What is a Hero Call? When to Use It – and When Not to Use It

When you have an iffy hand but make a risky call nonetheless, that is what is known as a “hero call.” In Omaha and Hold ‘Em Poker, this call comes on the river. One player puts down a significant bet or raise that represents the nuts, and then the “hero” calls this bet or raise and ends up winning the pot. Some players will raise along with the nuts, while others will bluff. When the “hero” realizes that an opponent is trying to pull off a bluff, the “hero” call is a poker strategy of taking that bluff down.

The risk factor comes, of course, because the “hero” may have a hand that is marginal. When this happens at the right time, though, the boldness of the hero could bring in a big haul of chips. However, the risk could lead to a big loss. Here are some tips to help you understand when this is the right idea for your strategy.

Check out the bet size

If you only play poker for free then you probably haven’t noticed this, but one of the most commonly discussed topics among poker players has to do with pot odds. Every time you face an opportunity to bet, the odds to call should be one of your initial considerations.

If the bet is smaller, you can use a wider part of your range than what is available to you when your opponent puts down a big bet. If your opponent uses small wagers on the flop and the turn, you only need to win about 20 percent of the time for the Hero. If your opponent puts down a huge bet on the river, your hero call is much more at risk because of the expanded odds – you would need to win over 36 percent of the time to build a profit.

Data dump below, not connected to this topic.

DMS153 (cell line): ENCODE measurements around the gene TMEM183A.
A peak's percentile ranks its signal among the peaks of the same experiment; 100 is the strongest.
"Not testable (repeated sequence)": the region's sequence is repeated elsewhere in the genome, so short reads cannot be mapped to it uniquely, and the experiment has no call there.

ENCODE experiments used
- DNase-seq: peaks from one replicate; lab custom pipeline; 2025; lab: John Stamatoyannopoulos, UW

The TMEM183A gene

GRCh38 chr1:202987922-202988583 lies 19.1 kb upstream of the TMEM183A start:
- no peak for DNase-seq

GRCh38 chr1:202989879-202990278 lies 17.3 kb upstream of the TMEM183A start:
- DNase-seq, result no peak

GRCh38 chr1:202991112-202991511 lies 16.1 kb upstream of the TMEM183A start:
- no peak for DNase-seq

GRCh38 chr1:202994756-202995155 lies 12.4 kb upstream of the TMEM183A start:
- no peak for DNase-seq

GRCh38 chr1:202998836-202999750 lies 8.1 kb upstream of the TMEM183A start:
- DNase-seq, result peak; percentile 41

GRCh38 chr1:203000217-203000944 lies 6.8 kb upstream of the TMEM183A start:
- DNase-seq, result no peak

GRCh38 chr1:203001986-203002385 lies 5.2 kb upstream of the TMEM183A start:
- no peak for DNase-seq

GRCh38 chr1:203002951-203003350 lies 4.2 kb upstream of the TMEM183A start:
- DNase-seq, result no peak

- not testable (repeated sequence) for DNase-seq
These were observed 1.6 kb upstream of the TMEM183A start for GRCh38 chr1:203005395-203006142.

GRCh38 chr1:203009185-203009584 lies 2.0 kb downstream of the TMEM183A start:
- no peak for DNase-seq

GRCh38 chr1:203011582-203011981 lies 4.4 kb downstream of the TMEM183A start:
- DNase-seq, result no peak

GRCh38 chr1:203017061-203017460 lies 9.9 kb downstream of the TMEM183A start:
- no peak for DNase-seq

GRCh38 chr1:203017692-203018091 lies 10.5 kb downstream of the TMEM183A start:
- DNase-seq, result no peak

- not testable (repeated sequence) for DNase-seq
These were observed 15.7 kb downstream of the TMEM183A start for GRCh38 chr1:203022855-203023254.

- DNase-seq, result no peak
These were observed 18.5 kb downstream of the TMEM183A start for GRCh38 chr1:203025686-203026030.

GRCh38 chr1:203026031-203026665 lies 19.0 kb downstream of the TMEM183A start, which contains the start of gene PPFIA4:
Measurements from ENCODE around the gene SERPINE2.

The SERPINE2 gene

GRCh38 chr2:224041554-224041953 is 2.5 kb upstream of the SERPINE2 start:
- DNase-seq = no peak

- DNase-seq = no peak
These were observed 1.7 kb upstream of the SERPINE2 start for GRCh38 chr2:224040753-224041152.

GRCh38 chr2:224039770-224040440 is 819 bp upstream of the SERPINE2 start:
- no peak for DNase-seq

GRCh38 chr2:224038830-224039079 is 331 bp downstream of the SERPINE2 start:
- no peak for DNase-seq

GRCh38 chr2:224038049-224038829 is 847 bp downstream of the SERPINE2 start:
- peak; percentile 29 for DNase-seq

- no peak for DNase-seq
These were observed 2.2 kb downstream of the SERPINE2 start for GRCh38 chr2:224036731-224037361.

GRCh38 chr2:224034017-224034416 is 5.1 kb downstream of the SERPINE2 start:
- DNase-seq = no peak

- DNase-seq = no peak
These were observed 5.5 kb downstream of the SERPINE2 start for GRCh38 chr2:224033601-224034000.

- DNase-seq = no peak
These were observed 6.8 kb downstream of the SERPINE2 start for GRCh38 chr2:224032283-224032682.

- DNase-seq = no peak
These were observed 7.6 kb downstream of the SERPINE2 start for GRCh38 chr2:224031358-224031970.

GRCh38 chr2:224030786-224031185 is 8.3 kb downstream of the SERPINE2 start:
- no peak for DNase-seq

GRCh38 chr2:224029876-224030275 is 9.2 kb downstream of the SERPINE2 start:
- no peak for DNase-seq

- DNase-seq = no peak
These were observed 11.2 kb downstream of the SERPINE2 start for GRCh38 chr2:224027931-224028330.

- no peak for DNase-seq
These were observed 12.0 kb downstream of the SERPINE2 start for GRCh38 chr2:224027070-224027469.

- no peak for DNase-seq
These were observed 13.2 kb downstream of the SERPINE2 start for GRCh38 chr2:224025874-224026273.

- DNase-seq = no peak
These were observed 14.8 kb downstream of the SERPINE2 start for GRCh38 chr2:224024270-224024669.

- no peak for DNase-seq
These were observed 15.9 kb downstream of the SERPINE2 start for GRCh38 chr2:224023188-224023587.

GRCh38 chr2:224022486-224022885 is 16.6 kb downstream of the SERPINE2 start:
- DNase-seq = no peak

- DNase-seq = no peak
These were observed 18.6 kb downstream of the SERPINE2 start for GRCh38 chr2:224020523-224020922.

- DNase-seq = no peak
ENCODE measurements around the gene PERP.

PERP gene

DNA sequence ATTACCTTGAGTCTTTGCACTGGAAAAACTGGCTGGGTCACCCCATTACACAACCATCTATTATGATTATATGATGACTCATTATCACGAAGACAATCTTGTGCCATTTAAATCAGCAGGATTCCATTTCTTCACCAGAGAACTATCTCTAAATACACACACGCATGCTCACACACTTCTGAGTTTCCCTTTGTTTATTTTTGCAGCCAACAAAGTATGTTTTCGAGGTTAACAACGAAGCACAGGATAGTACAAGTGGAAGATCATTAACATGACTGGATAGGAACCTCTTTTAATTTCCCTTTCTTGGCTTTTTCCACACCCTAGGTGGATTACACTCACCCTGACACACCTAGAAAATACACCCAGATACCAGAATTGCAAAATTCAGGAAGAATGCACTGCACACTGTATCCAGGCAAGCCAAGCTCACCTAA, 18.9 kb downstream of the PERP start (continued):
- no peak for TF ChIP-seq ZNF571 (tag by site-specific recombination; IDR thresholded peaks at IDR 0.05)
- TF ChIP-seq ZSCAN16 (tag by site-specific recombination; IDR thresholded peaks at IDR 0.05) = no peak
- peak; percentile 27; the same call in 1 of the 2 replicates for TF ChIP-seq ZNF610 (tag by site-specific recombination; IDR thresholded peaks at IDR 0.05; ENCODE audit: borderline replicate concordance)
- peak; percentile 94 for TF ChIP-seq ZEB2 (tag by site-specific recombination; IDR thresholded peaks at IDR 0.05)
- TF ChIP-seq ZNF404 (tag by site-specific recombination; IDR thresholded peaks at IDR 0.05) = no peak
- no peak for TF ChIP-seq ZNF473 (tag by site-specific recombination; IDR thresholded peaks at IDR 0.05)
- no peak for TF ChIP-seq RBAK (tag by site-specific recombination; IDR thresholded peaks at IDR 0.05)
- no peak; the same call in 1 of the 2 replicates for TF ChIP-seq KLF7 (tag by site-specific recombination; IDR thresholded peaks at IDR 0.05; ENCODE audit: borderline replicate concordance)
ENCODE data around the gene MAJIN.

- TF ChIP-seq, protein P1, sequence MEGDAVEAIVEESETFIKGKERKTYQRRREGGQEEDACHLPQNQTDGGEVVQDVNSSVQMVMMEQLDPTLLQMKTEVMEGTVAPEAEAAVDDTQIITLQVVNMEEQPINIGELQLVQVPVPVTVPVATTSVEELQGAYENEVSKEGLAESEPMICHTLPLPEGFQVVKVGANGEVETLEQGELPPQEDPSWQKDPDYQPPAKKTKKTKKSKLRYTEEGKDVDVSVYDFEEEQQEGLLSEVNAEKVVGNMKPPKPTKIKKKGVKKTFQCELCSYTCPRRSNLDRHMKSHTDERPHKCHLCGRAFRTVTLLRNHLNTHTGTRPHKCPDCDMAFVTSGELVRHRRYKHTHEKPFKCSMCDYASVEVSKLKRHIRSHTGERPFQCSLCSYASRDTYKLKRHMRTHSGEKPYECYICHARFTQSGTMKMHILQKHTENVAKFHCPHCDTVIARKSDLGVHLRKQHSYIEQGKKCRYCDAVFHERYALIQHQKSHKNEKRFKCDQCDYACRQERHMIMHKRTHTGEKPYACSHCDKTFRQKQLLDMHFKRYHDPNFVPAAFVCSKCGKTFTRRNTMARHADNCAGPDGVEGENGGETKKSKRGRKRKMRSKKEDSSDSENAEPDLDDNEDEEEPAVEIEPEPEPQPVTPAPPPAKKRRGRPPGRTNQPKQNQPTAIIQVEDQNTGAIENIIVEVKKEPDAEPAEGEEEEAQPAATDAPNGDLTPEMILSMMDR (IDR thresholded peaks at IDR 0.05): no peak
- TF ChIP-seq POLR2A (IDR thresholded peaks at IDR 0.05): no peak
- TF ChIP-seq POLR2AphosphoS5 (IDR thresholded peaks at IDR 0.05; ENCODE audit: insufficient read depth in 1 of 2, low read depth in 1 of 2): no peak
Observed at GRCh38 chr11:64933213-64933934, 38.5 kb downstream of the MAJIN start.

Blockers versus hand strength

If your hand does not beat any hand inside the value range of your opponent, then it does not really matter how strong your overall hand is. Instead, what matters are what your hand brings to card removal. A hand that can catch a bluff limits the range within your opponent can bet while also unblocking his bluff chances.

Consider backup equity on the flop and the turn

There are times when you find yourself in the top of your opponent’s range, even when your hand is ideal for bluff-catching. Getting backup equity is a big help in situations like this. Backup equity refers to the opportunity to improve your hand to the best available outcome if you find yourself behind. These options exist on the flop. You can take additional steps (and the cards that come down and push things as well) so that a big river bet either leads to considerable strength – or leads to failure.

Understanding the hero call is an important part of learning the game of poker. As you increase in your sophistication with the game, then you will understand when such big risks make sense – and when they are less likely to pay off for you. It is always a risk, but mitigating risk helps you move toward making profits.

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